Mr. Sullivan served as acting director until Jan. 20, 2009, stepping down to give the newly elected Obama administration a chance to name it own ATF director.
The National Rifle Association announced its strong opposition to Mr. Traver just two days after the White House announced the nomination, charging that he has been “deeply aligned” with gun-control advocates and anti-gun activities.
“This makes him the wrong choice to lead an enforcement agency that has almost exclusive oversight and control over the firearms industry, its retailers and consumers,” said Chris W. Cox, executive director of the NRA’s Institute for Legislative Action in a November 2010 statement.
The NRA cited Mr. Traver’s role as an adviser to the “Gun Violence Reduction Project,” an initiative of the International Association of Chiefs of Police and the Joyce Foundation that, among other things, recommended banning an array of weapons and urged the adoption of restrictive regulations for gun shows.
The Chicago-based Joyce Foundation, which lists gun violence as one its main issues, has been described as the country’s biggest donor of anti-gun grants, giving out $54 million since 1993 to advocacy groups, think tanks and researchers, according to Crain’s Chicago Business.
One of its major beneficiaries has been the Violence Policy Center, a tax-exempt nonprofit group based in Washington that has called for an outright ban on handguns, semi-automatic rifles and other firearms, and substantial restrictions on gun owners. The group received $4.1 million from 1996 to 2006.
Mr. Obama served on the Joyce Foundation’s board of directors from 1994 to 2002.
‘Balance the needs’
NRA spokesman Andrew Arulanandam said his organization continues to oppose Mr. Traver’s nomination and question his ability as director to “balance the needs of law-abiding gun owners and going after criminals.” The NRA has 4 million members.
ATF has been at the center of a firestorm about the Fast and Furious investigation that allowed guns to make their way to drug cartels in Mexico, with scores of weapons ending up at scenes of violent crimes, including the fatal shooting of U.S. Border Patrol Agent Brian A. Terry. In August, the Justice Department removed Kenneth E. Melson as acting ATF director — a position he had held since 2009 — and replaced him with a new acting director, B. Todd Jones, who also remains as the U.S. attorney in Minnesota.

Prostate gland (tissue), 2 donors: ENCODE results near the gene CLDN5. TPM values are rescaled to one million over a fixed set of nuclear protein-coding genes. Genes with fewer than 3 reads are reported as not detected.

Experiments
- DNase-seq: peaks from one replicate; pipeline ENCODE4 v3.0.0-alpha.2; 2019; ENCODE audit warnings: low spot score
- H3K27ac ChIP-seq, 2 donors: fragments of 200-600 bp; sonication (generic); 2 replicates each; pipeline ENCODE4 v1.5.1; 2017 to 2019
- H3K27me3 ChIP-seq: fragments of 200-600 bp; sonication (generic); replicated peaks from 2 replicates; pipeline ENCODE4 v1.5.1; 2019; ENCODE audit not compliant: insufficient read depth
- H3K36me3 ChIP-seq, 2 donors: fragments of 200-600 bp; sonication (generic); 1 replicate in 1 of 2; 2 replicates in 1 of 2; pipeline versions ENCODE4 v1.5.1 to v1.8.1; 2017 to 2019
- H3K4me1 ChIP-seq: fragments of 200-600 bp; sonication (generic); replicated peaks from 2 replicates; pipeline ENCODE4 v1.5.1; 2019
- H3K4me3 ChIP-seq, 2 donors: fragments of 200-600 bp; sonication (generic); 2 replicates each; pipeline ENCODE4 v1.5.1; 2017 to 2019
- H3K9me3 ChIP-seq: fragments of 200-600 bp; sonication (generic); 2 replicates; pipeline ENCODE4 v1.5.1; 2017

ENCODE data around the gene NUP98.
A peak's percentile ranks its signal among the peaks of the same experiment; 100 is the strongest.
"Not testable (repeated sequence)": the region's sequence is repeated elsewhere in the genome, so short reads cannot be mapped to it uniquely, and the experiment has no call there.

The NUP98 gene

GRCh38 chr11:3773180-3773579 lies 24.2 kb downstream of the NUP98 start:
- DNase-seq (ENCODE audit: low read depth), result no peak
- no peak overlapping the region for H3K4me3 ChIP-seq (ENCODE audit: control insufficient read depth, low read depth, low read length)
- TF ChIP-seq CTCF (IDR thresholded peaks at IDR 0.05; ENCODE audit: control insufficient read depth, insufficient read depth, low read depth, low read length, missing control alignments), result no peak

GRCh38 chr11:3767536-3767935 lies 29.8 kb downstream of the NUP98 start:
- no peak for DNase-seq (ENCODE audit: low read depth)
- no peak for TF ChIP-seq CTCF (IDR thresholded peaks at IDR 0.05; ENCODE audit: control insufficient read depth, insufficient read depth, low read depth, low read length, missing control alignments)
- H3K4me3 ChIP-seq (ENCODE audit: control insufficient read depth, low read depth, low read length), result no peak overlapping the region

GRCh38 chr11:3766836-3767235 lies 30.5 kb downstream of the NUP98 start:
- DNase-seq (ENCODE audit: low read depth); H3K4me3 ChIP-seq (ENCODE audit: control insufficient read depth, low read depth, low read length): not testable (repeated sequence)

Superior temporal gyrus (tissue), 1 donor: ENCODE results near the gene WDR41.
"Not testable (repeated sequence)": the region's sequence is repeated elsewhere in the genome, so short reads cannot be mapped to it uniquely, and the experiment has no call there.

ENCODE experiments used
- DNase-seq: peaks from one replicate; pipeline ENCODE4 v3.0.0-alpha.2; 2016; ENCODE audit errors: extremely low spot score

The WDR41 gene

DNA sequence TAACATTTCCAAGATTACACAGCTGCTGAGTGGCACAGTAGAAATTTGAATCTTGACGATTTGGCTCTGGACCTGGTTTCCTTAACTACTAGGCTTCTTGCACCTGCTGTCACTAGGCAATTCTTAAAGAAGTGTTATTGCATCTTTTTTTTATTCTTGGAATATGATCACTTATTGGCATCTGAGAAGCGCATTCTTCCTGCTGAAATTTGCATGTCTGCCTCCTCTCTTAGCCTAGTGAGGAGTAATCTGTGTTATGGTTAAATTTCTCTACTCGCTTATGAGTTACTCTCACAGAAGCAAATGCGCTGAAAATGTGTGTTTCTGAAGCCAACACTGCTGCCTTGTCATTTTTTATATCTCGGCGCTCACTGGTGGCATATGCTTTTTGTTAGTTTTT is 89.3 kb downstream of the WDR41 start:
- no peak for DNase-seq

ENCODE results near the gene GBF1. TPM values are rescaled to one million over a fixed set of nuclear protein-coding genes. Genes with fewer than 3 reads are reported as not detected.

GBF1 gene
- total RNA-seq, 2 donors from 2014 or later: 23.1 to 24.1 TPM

Mr. Grassley and Rep. Darrell E. Issa, California Republican and chairman of the House Oversight and Government Reform Committee, have been investigating Fast and Furious for several months. They said in a July report that 1,000 weapons purchased in the operation are still unaccounted for, including AK-47 assault weapons and .50-caliber sniper rifles.
Fast and Furious has drawn widespread criticism. Veteran ATF agents testified before Congress that allowing weapons to be taken unabated to buyers in Mexico was not a recognized investigative technique. They said hundreds of weapons ultimately went to ruthless criminals in Mexico.
Mr. Obama has said he did not authorize the program, and Attorney General Eric H. Holder Jr. also has pleaded ignorance, calling for an investigation of the operation by the Justice Department’s Office of Inspector General.
Some members of Congress want Mr. Traver confirmed soon, including Rep. Elijah E. Cummings of Maryland, the ranking Democrat on the House Committee on Oversight and Government Reform.
“I encourage my colleagues in the Senate to move swiftly to confirm Traver and provide the agency with much-needed leadership,” he said, referring to the five years without a permanent director.
Illinois Sens. Richard J. Durbin, a Democrat, and Mark Kirk, a Republican, who support the nomination, say the lack of permanent leadership has “hampered our nation’s efforts to combat street gangs and drug cartels and to keep guns out of the hands of criminals.”
They told Mr. Obama in a letter in February that it was “long past time for the ATF director position to be filled,” adding that “Mr. Traver is the right man for the job.”